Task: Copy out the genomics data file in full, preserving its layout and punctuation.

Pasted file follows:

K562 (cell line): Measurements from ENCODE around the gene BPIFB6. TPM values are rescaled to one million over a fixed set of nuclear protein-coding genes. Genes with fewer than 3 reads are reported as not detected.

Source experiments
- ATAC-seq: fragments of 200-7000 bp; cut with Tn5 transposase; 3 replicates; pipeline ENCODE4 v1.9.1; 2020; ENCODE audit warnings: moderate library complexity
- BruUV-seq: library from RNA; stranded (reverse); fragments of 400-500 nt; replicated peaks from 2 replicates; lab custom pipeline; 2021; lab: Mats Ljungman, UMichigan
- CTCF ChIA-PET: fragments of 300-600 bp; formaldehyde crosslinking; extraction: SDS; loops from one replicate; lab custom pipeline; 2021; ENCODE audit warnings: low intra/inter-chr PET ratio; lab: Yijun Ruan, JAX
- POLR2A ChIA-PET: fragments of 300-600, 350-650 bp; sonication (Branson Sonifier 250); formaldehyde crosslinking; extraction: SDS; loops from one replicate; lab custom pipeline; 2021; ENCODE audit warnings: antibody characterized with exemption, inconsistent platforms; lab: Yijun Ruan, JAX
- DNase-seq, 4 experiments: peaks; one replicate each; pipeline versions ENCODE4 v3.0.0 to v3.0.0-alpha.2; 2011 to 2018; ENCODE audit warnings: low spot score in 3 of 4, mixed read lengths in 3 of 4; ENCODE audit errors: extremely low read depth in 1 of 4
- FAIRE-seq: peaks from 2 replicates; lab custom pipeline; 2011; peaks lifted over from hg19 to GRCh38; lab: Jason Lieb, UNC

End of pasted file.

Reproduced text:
K562 (cell line): Measurements from ENCODE around the gene BPIFB6. TPM values are rescaled to one million over a fixed set of nuclear protein-coding genes. Genes with fewer than 3 reads are reported as not detected.

Source experiments
- ATAC-seq: fragments of 200-7000 bp; cut with Tn5 transposase; 3 replicates; pipeline ENCODE4 v1.9.1; 2020; ENCODE audit warnings: moderate library complexity
- BruUV-seq: library from RNA; stranded (reverse); fragments of 400-500 nt; replicated peaks from 2 replicates; lab custom pipeline; 2021; lab: Mats Ljungman, UMichigan
- CTCF ChIA-PET: fragments of 300-600 bp; formaldehyde crosslinking; extraction: SDS; loops from one replicate; lab custom pipeline; 2021; ENCODE audit warnings: low intra/inter-chr PET ratio; lab: Yijun Ruan, JAX
- POLR2A ChIA-PET: fragments of 300-600, 350-650 bp; sonication (Branson Sonifier 250); formaldehyde crosslinking; extraction: SDS; loops from one replicate; lab custom pipeline; 2021; ENCODE audit warnings: antibody characterized with exemption, inconsistent platforms; lab: Yijun Ruan, JAX
- DNase-seq, 4 experiments: peaks; one replicate each; pipeline versions ENCODE4 v3.0.0 to v3.0.0-alpha.2; 2011 to 2018; ENCODE audit warnings: low spot score in 3 of 4, mixed read lengths in 3 of 4; ENCODE audit errors: extremely low read depth in 1 of 4
- FAIRE-seq: peaks from 2 replicates; lab custom pipeline; 2011; peaks lifted over from hg19 to GRCh38; lab: Jason Lieb, UNC